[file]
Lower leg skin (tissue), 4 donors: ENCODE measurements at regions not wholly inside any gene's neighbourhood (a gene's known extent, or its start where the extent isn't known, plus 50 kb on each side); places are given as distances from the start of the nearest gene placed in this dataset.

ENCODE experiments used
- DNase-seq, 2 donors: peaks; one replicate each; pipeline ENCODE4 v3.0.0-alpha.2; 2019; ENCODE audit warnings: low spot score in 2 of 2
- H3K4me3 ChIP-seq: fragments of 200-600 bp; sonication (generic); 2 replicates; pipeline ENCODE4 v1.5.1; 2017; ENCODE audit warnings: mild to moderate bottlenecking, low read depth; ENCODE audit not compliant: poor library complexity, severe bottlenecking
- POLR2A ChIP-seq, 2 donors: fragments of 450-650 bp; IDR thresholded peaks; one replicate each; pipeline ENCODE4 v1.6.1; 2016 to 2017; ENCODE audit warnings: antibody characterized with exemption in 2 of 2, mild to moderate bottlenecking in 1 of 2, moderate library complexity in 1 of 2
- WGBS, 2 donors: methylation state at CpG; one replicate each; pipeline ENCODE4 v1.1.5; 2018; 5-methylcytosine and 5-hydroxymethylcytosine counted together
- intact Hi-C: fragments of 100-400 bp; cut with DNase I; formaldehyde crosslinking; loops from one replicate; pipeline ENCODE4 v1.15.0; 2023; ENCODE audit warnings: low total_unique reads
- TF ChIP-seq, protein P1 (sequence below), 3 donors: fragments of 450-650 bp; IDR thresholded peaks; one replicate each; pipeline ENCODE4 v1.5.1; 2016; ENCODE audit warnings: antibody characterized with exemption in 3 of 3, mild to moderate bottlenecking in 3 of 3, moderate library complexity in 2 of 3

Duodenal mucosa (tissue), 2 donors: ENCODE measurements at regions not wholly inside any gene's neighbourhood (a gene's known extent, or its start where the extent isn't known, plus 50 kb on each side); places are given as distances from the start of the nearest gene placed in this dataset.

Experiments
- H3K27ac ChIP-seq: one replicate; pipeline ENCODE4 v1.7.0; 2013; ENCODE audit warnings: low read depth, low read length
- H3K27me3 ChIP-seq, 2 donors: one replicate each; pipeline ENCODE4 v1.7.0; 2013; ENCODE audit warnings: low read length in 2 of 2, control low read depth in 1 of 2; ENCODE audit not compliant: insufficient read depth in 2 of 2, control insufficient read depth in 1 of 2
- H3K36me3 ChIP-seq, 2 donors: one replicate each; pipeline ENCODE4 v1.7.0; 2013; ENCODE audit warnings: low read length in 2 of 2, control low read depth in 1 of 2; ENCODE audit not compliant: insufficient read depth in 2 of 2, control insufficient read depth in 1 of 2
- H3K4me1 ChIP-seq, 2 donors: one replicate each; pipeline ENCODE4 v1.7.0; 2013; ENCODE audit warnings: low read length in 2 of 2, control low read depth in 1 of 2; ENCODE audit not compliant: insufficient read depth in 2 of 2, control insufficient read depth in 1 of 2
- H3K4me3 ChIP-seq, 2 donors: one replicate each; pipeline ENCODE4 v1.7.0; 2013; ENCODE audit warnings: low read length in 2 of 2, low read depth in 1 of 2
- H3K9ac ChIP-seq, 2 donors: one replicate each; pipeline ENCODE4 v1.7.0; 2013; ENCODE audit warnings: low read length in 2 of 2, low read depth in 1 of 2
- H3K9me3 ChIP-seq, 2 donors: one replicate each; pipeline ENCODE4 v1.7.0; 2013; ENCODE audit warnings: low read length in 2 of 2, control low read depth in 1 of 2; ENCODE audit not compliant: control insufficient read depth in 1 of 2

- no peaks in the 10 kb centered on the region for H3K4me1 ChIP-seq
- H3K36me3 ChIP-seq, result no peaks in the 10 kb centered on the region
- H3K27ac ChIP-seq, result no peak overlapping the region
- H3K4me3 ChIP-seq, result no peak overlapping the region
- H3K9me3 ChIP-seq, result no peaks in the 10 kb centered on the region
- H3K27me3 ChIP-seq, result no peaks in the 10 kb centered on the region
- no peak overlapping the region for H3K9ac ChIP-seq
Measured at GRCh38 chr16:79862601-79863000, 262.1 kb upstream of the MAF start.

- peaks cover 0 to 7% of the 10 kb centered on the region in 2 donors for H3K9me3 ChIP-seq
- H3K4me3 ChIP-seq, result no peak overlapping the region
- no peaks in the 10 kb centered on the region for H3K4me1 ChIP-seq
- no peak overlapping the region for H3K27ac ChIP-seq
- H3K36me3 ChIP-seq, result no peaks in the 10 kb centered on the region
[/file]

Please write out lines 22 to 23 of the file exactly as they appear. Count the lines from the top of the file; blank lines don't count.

- H3K9me3 ChIP-seq, result no peaks in the 10 kb centered on the region
- H3K27me3 ChIP-seq, result no peaks in the 10 kb centered on the region